Everyone has seen the Model UN episode of "Parks and Rec," but real Model UN, or MUN, isn't much different. Granted, most MUN conferences won't let you be the moon, but they do let you get involved in some pretty fun debates. For a quick rundown of what Model UN is, go here. If you aren't sure if you want to join your school's MUN, here are 8 reasons why you should.
1. To learn more about politics and the world.
Since nearly every conference has something to do with politics or current events, MUN is a great way to learn about past politics and to keep up-to-date on what is going on in the world right now.
2. To develop better problem-solving skills.
MUN is all about trying to get a room of people to agree with what you have to say and see the world from your point of view. Sometimes, this is easy, sometimes you're a communist in a room of American politicians. This requires you to get really good at problem-solving really quickly. Whether it be altering a directive to make sure it passes in the room or changing your crisis arc to ensure you're able to smuggle drugs into the country, problem-solving is a key part of MUN and something that will stick with you for the rest of your life.
3. To develop better debate and public speaking skills.
MUN is mainly in-room debate. So, if you're anything like me, you're terrified of this. Public speaking has never been my strong suit, but after doing countless MUN debates, I have gotten a lot better and a lot more confident in my ability to speak in front of a room of people and to make sure that the point I am trying to make is clear.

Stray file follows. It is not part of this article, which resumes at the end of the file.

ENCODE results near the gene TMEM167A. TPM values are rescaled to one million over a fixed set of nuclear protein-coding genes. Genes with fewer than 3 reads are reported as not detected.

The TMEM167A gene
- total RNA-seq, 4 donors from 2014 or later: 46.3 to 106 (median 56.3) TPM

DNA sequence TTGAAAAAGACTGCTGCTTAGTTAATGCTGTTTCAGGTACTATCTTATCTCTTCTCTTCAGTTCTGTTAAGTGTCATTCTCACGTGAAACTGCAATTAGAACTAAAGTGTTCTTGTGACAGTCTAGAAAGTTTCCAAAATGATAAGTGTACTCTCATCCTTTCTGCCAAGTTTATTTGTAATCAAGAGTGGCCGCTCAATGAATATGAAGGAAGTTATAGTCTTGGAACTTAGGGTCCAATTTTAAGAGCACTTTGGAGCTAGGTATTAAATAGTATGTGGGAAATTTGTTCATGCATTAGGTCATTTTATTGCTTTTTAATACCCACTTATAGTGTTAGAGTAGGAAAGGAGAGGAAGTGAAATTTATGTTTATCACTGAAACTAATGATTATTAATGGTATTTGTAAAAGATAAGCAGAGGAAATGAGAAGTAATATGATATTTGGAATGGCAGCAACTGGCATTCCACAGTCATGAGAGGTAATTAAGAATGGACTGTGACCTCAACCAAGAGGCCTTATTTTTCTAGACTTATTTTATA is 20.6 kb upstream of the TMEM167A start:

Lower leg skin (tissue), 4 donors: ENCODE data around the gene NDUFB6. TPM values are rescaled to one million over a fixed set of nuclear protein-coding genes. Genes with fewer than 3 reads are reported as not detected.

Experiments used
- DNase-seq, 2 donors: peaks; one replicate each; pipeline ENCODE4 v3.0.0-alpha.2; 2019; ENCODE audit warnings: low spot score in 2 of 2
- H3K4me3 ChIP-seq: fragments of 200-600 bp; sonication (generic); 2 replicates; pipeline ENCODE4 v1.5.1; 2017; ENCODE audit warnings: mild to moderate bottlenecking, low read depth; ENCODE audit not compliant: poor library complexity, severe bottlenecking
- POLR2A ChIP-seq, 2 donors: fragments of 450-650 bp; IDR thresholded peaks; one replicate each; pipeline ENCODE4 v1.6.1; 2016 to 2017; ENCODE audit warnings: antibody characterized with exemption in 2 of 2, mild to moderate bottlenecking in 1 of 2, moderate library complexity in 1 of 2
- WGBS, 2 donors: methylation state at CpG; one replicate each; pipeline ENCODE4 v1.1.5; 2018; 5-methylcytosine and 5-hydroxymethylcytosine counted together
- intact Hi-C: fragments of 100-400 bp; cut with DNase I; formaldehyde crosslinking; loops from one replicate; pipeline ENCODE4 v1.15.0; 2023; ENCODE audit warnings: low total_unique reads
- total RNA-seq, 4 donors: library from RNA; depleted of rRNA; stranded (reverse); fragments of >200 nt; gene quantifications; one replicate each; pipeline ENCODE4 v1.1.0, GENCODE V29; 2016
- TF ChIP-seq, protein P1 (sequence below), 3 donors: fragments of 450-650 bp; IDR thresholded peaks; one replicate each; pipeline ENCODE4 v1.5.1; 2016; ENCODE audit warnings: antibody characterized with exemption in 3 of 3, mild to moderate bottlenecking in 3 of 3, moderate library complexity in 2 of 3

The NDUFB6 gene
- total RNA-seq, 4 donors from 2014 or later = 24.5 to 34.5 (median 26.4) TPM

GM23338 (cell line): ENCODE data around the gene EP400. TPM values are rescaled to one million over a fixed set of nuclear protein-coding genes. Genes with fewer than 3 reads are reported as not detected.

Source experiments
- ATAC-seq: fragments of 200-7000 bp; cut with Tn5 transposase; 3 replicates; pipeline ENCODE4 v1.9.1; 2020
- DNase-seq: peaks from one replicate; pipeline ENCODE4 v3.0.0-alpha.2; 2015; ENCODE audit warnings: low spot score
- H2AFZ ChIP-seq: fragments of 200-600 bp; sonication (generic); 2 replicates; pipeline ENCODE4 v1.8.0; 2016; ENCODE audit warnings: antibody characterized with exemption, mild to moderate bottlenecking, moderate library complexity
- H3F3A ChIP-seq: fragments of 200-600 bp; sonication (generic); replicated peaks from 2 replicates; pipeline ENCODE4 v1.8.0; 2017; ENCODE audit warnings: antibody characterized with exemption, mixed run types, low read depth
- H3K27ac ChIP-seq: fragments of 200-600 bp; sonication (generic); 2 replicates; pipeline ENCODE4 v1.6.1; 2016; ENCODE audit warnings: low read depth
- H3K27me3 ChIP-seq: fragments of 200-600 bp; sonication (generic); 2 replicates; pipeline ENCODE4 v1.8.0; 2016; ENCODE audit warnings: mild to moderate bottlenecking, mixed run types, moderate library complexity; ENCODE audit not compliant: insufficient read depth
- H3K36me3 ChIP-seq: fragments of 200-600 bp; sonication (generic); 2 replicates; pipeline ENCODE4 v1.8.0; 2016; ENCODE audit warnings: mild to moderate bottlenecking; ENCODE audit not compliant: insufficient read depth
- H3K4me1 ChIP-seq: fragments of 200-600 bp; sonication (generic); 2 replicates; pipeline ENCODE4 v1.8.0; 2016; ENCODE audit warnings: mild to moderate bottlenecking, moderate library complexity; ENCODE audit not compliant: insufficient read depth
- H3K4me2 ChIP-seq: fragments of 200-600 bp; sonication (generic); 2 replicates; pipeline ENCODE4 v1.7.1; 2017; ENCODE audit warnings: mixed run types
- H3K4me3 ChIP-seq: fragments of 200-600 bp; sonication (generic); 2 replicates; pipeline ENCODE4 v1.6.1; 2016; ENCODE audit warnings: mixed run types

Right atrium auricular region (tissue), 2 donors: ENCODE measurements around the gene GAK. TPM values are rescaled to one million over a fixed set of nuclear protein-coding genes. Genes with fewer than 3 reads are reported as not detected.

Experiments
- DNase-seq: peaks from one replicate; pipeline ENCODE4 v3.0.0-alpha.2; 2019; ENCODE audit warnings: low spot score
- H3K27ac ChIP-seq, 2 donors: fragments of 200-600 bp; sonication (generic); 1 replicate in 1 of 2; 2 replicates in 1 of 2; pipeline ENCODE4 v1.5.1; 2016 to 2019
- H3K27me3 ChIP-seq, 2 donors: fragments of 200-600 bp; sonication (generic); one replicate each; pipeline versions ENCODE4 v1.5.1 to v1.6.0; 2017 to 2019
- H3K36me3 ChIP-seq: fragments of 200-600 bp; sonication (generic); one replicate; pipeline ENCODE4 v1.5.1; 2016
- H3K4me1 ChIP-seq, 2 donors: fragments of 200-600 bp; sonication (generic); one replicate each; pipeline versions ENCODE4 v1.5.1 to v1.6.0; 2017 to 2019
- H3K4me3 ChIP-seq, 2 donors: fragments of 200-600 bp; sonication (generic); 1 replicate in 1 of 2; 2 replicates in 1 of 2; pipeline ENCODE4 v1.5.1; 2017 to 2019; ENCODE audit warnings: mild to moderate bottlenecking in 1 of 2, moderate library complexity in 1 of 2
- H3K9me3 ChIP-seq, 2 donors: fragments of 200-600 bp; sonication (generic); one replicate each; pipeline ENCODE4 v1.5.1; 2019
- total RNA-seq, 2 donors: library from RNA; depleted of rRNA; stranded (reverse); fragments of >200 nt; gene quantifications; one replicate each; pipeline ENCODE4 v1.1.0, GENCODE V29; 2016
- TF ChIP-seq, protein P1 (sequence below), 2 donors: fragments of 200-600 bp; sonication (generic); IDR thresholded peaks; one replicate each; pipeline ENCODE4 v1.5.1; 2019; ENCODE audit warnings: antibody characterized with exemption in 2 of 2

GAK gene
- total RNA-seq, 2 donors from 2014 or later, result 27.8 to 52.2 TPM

4. Travel and meet new people.
In both high school and college MUN, you often travel to other schools in other states in order to compete with other schools. This allows you to travel and see other places, but it also allows you to meet new people. This opens you up to a whole new world of perspectives and life experience.
5. Network yourself.
When you go to conferences, you are not only meeting other students from other schools, you are also meeting other professors, and possibly professors that work in the field. For example, at a recent high school MUN conference that my university hosted, we had a speaker who is the senior program manager of the human rights at the United Nations Foundation. Being able to interact with these people on a regular basis gives you the ability to network yourself and get yourself out there. This can open you up to a whole world of possibilities, including internships and job offers.
6. Cultural exposure.
Not only will you be exposed to different cultures from meeting people from all around, but you will also often have to take the role of a country or a diplomat from a country that you know nothing about. This allows you to learn more about these countries, their values, and their foreign and domestic policies.
7. To make friends for life.
I know this is something that is said about every club and organization, but it really is true. You work together with everyone in the club and often travel with them, so you get so close with everyone. I have met some really amazing people through MUN and have heard stories of people meeting lifelong friends through it.
8. To have fun.
MUN is one of those things that totally sounds like it would be the most boring thing, especially if you're not into politics and current events, but it really is a lot of fun. It lets you be creative and allows you to learn more about politics in a way that isn't boring.
Don't be afraid to put yourself out there and join! When I joined my freshman year of college, I had zero MUN experience and absolutely no idea what I was doing. I was the only journalism major in a room full of Diplomacy and International Relation and Political Science majors. However, I have thoroughly enjoyed my experience and will go to the ends of the Earth to get more people to take part in it.